This Labor Day we celebrate the accomplishments of workers around the globe, but we also thank workers risking their lives on the front line during this global pandemic: from those working in hospitals and grocery stores to restaurants, factories and farms - the frontline heroes continue to serve our communities and keep our economy going. We are also keenly aware that this problem is not the only pandemic affecting America. African Americans are living in a racial pandemic and are desperately searching for a societal cure. With the most recent murders of George Floyd, Breonna Taylor and the shooting of Jacob Blake (and countless others), UWW and labor has committed to working intentionally towards racial equity and justice.
This Labor Day our longstanding partnership with organized labor proves to be stronger than ever as we help communities and workers respond to and recover. We thank the local United Way Labor Staff network for their incredible response to local community needs from the very beginning of the pandemic. The AFL-CIO and United Way Community Partnership began after WWII with efforts to rebuild our communities. Now almost 80 years later, United Ways and labor are continuing to work together to tackle the toughest issues facing our communities. We understand the power of working together, and know that’s how we transform communities and create effective and sustainable change.
With more than 12.5 million union members represented by the AFL-CIO and their 55 union affiliates, labor is a powerful force for advocacy, volunteerism, dollars and driving impact. We also honor the labor movement’s policy contributions, like child labor laws and laws that promote reasonable hours and safety in the workplace.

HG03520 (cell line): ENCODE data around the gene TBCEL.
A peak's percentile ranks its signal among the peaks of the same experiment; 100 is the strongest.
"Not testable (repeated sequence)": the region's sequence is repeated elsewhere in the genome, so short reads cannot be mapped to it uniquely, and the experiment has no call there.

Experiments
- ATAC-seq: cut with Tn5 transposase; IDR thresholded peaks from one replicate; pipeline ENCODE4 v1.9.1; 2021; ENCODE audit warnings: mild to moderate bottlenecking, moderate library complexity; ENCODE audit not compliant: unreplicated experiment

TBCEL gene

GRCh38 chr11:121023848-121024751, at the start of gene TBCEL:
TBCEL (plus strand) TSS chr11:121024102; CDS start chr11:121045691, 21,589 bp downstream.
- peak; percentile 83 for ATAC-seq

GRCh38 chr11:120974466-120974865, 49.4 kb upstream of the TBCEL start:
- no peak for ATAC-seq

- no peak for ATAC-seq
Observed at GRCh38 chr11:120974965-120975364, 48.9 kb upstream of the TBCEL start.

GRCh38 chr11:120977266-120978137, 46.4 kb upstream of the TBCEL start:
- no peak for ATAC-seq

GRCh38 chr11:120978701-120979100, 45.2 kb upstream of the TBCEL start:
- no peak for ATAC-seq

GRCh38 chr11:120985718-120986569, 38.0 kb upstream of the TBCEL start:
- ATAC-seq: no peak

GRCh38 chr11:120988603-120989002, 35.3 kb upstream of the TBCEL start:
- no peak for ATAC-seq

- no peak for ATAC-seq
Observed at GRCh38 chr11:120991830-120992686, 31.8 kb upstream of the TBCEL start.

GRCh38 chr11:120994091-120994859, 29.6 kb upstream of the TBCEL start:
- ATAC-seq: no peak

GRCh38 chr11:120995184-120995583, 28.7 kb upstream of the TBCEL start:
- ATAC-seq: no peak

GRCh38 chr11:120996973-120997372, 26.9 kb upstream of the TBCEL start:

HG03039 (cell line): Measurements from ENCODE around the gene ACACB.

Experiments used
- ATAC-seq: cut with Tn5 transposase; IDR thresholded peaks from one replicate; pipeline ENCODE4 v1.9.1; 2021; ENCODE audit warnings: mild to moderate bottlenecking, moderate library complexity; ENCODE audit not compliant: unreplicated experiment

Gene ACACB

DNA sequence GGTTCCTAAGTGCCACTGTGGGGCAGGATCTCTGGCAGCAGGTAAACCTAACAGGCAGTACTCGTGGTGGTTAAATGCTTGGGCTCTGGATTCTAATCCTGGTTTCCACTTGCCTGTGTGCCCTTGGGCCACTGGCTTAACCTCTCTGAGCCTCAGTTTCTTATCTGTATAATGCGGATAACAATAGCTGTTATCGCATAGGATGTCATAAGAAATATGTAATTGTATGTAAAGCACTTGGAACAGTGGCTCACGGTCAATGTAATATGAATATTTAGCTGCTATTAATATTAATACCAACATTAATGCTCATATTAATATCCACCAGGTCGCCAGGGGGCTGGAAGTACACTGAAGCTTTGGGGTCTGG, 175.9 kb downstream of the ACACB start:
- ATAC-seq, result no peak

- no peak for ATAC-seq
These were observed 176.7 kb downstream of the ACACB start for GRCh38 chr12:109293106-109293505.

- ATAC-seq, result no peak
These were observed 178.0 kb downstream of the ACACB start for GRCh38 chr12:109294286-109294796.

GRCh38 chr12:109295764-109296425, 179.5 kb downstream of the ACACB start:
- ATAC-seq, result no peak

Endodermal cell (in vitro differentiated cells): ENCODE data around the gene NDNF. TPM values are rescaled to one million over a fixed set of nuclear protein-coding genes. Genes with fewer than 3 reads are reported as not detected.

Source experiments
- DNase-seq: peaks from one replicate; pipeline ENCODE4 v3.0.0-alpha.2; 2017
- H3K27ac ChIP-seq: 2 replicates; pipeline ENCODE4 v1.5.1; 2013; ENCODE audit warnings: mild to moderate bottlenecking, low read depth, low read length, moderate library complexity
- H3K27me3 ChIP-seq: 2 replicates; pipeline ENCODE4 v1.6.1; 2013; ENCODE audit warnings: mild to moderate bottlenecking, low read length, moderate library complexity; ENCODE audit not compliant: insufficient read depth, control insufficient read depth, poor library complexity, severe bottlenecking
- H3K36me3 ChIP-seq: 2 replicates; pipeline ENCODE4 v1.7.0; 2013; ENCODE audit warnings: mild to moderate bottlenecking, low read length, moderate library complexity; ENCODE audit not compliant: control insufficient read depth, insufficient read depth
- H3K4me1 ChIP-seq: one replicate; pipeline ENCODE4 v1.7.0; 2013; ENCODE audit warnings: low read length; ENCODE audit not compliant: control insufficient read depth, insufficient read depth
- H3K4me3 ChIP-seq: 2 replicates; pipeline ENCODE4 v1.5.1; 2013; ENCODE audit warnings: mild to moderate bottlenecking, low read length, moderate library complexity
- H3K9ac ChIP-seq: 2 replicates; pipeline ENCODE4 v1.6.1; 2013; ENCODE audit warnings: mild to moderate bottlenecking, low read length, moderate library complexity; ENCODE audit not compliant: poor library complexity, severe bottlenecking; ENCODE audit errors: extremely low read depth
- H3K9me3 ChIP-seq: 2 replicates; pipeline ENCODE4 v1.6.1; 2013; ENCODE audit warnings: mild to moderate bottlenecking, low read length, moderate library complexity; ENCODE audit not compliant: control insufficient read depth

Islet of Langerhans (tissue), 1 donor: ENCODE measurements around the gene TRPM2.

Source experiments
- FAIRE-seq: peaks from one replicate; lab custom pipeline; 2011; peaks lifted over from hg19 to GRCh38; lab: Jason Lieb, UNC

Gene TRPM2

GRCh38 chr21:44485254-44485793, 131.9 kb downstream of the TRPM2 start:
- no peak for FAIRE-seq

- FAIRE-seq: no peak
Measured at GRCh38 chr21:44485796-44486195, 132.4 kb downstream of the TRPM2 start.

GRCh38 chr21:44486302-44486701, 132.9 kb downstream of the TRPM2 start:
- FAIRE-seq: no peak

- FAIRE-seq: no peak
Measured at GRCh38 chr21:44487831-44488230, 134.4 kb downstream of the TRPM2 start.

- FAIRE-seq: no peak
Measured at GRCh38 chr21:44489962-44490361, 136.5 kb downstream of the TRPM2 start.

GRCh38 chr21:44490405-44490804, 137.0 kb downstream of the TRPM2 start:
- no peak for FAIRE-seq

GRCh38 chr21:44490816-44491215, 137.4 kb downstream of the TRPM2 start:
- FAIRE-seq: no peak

“We are proud of our historic partnership with the AFL-CIO and organized labor. Thank you to all union members who have contributed with not only their hard earned money but with countless hours of volunteering and advocating to improve lives in our communities," says Suzanne McCormick, U.S. President, United Way Worldwide. “Working together, we are truly making a difference.”
Here are a few examples of labor’s partnership with United Way:
United Way of Greater Chicago collaborates with local trade unions to provide direct access to apprenticeship programs to people of color and women, those who have traditionally been excluded from these industries. Click here for more information about Access United.
United Way Greater Toronto partners with Toronto Community Benefits Network and labor to create community benefits agreements that foster economic inclusion by not only providing access to jobs, but also because the economic benefits go right back into that community.
United Way of Greater St. Louis helps provide transportation for recent graduates of the Building Union Diversity (BUD) program. With the support of a $5,000 donation from Anthem Blue Cross Blue Shield to the Associated General Contractors of Missouri (AGC) education Fund, graduates are provided transportation coordinated by the United Way to their job site via LYFT.
United Way of the California Capital Region in Sacramento, in partnership with the City of Sacramento and the Sacramento Building and Construction Trades Unions, is connecting community members with pre-apprentice programs that lead to good jobs.
In these divisive times, it’s more important than ever that we work together. In honor of Labor Day, United Way is launching a video of images of bridges from around the world. This symbolizes unity, and underscores the message, “We are better united than divided.”